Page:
Home >Industry >Banking >Lakshmi Vilas Bank under moratorium: 'Don't panic', RBI tells depositors
Reserve Bank of India on Tuesday placed the cash strapped Lakshmi Vilas Bank under moratorium
Reserve Bank of India on Tuesday placed the cash strapped Lakshmi Vilas Bank under moratorium

Lakshmi Vilas Bank under moratorium: 'Don't panic', RBI tells depositors

  • Shortly after moratorium announcement, the central bank announced a scheme to merge Lakshmi Vilas Bank with DBS Bank India

Reserve Bank of India on Tuesday placed the cash strapped Lakshmi Vilas Bank (LVB) under moratorium till 16 December, 2020. The central bank also restricted the withdrawals of more than 25,000 during moratorium period. The central bank also superseded the board of directors of LVB for a period of 30 days owing to a serious deterioration in the financial position of the bank. The move was announced through an order by the Ministry of Finance.

"Reserve Bank has come to the conclusion that in the absence of a credible revival plan, with a view to protect depositors’ interest and in the interest of financial and banking stability, there is no alternative but to apply to the Central Government for imposing a moratorium under section 45 of the Banking Regulation Act, 1949," the regulator said.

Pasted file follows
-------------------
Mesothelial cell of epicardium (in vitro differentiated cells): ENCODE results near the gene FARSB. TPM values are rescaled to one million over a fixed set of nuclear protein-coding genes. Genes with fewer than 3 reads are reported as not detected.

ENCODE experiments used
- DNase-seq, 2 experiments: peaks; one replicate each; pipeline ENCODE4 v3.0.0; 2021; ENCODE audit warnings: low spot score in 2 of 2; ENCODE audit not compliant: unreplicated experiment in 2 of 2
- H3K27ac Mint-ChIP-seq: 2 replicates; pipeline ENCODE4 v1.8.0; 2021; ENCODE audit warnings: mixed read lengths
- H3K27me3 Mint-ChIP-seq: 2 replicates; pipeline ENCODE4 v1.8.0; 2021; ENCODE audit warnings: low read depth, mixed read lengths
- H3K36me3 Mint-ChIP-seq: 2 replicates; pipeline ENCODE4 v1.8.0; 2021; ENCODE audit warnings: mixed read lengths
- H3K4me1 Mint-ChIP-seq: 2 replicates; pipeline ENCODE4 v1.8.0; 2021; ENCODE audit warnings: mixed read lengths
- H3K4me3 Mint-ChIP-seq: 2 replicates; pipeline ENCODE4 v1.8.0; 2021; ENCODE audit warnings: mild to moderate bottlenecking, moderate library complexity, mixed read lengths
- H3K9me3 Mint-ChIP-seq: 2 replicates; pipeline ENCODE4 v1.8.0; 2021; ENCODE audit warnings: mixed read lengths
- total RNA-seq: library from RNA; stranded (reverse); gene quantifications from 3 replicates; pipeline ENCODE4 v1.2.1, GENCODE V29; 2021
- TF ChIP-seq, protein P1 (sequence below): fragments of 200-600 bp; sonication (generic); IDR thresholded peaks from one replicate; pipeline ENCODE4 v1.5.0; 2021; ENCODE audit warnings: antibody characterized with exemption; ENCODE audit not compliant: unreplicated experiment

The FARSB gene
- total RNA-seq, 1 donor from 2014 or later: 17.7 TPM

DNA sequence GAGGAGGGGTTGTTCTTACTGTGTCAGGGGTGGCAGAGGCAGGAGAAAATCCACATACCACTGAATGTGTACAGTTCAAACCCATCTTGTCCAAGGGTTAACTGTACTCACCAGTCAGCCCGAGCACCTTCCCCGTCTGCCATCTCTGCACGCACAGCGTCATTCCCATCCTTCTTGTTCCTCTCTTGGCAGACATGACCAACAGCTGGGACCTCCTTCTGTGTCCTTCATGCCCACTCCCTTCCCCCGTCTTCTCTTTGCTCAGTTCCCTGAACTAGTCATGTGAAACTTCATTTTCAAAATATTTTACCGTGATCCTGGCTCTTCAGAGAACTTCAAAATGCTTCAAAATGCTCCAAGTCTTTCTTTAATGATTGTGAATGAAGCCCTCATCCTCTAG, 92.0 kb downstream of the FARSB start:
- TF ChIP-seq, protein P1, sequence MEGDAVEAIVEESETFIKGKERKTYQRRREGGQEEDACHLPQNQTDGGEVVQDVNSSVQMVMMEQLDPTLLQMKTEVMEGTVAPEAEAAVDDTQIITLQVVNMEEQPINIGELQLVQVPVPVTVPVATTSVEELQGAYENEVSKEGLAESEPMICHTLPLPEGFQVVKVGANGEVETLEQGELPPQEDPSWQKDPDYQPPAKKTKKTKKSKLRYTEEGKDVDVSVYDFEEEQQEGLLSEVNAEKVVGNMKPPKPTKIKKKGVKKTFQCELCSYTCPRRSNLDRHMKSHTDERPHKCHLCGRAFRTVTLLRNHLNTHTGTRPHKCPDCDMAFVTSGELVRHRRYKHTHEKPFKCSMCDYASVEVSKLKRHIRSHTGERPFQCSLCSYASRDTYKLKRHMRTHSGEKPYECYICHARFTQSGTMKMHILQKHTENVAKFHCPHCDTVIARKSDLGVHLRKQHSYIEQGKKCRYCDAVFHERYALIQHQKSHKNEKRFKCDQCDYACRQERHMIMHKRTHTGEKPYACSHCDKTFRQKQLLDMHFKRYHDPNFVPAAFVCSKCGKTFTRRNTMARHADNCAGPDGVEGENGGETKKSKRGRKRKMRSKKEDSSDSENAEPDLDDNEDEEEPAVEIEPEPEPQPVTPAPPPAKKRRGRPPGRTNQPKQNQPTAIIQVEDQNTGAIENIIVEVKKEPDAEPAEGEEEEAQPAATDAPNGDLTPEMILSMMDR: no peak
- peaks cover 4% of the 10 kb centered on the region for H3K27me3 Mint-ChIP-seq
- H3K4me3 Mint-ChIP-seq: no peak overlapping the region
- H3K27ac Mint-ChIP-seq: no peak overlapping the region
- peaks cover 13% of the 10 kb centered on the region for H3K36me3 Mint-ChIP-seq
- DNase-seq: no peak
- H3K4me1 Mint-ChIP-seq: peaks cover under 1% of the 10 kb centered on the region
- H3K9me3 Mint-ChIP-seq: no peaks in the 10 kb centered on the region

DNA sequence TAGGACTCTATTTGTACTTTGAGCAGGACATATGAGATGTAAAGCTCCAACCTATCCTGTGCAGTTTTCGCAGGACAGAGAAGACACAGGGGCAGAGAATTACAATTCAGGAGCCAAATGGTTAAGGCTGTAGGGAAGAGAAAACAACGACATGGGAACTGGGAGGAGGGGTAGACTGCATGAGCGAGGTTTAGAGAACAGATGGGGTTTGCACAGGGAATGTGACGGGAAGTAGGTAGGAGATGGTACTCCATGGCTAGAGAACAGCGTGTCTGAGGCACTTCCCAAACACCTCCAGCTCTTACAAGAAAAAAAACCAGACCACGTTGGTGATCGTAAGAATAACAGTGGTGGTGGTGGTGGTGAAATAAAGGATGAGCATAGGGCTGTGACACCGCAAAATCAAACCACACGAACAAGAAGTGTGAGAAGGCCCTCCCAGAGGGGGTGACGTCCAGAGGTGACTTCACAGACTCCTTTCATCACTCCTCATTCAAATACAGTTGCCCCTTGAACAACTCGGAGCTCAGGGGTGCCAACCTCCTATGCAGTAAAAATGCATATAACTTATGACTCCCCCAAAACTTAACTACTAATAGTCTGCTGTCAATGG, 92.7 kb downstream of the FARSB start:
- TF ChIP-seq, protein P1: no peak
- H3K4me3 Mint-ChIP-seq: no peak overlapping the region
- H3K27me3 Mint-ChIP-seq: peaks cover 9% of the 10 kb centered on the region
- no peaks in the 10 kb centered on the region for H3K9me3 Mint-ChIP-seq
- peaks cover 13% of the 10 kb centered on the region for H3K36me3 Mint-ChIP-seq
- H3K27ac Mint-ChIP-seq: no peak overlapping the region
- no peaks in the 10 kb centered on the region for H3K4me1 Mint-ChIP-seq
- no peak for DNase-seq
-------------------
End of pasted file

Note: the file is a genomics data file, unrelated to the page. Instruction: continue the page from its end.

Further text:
What it means for Lakshmi Vilas Bank depositors

Moratorium means the depositors of Lakshmi Vilas Bank will not be allowed to make payment exceeding 25,000 to any creditor without prior approval from the RBI within that period of time. "The Reserve Bank assures the depositors of the bank that their interest will be fully protected and there is no need to panic," the central bank said in a statement.

Shortly after moratorium announcement, the central bank announced a draft scheme to merge Lakshmi Vilas Bank with DBS Bank India Ltd. (DBIL). DBIL is a wholly owned subsidiary of DBS Bank Ltd, Singapore (“DBS"), which in turn is a subsidiary of Asia’s leading financial services group, DBS Group Holdings Limited. RBI said DBIL will bring in additional capital of 2,500 crore upfront, to support credit growth of the merged entity.

"With the approval of the Central government, the Reserve Bank will endeavour to put the scheme in place well before the expiry of the moratorium," RBI said. The central bank has ensured that "the depositors are not put to undue hardship or inconvenience for a period of time longer than what is absolutely necessary".

The bank invited suggestions and objections, if any, from members, depositors and other creditors of transferor bank (LVB) and transferee bank (DBIL), on the draft scheme.

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